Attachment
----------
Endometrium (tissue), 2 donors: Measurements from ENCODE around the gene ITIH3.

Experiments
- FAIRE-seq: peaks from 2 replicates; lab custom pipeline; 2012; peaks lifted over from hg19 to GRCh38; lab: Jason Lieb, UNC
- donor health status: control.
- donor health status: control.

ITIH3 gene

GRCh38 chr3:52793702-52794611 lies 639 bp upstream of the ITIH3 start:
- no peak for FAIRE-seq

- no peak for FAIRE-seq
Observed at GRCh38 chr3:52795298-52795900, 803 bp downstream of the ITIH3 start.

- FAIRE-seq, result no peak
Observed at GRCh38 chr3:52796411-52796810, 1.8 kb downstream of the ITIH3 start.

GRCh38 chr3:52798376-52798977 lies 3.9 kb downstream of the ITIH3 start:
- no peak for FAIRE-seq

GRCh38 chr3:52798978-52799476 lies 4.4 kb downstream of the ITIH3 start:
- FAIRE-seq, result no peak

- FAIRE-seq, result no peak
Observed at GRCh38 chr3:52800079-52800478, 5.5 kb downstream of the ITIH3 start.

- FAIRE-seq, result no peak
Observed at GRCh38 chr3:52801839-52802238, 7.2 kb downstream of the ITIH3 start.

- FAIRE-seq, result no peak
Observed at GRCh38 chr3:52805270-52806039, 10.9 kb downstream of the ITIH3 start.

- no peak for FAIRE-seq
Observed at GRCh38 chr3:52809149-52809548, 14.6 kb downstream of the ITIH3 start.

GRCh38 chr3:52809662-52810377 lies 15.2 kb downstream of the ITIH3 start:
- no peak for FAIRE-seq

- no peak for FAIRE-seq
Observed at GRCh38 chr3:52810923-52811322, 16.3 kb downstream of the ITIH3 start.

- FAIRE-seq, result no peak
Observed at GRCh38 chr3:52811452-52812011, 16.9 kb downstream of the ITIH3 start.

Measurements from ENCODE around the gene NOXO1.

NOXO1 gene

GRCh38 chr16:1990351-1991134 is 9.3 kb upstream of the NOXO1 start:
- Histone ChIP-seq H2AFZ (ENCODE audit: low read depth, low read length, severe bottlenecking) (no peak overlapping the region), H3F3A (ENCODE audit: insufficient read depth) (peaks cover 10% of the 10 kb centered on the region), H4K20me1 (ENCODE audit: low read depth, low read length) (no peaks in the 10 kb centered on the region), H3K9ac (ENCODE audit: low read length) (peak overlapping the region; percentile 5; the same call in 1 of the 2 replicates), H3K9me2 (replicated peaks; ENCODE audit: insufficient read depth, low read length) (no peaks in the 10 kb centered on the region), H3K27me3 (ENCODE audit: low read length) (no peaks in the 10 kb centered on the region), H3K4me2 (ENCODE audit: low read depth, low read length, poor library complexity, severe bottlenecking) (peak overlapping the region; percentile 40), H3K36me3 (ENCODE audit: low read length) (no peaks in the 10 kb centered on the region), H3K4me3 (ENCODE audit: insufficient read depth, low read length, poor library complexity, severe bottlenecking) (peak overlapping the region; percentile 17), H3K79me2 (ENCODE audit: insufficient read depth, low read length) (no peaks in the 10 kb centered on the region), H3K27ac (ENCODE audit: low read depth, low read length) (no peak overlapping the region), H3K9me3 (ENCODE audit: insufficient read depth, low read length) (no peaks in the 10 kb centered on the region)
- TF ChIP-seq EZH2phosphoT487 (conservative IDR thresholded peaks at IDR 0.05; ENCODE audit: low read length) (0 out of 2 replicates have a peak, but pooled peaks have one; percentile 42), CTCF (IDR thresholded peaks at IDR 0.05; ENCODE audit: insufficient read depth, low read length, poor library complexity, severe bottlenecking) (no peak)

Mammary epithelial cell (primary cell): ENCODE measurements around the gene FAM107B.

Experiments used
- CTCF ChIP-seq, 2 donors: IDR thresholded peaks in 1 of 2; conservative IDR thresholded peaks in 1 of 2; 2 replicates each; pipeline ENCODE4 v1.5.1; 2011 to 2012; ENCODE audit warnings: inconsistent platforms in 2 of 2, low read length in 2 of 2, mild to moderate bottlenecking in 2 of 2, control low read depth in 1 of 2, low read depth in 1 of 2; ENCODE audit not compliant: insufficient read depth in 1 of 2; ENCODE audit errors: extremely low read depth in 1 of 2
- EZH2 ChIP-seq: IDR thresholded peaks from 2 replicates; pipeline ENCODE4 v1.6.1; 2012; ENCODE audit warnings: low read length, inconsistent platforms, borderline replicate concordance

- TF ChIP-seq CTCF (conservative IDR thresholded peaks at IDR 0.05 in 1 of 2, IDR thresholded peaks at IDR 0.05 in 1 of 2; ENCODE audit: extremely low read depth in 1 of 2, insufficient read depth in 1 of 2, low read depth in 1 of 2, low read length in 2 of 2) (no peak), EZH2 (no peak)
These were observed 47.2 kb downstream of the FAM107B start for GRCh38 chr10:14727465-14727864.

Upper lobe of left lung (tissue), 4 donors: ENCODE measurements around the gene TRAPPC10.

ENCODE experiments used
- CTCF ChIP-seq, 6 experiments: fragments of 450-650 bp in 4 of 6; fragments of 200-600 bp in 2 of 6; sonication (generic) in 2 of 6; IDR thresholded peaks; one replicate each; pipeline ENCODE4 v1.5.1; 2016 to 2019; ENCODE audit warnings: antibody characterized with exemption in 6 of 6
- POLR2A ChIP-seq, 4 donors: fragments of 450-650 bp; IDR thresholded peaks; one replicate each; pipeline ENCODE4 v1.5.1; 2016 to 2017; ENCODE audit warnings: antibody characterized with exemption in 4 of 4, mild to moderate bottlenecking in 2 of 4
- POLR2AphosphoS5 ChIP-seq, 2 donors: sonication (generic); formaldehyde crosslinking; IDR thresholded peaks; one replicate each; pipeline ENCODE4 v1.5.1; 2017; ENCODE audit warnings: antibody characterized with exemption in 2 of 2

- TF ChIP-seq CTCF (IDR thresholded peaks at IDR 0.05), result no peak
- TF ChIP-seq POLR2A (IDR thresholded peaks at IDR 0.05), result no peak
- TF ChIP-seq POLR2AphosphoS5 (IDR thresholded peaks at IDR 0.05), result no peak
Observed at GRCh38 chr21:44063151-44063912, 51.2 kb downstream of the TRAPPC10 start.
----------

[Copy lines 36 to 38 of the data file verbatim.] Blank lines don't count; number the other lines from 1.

Mammary epithelial cell (primary cell): ENCODE measurements around the gene FAM107B.

Experiments used
- CTCF ChIP-seq, 2 donors: IDR thresholded peaks in 1 of 2; conservative IDR thresholded peaks in 1 of 2; 2 replicates each; pipeline ENCODE4 v1.5.1; 2011 to 2012; ENCODE audit warnings: inconsistent platforms in 2 of 2, low read length in 2 of 2, mild to moderate bottlenecking in 2 of 2, control low read depth in 1 of 2, low read depth in 1 of 2; ENCODE audit not compliant: insufficient read depth in 1 of 2; ENCODE audit errors: extremely low read depth in 1 of 2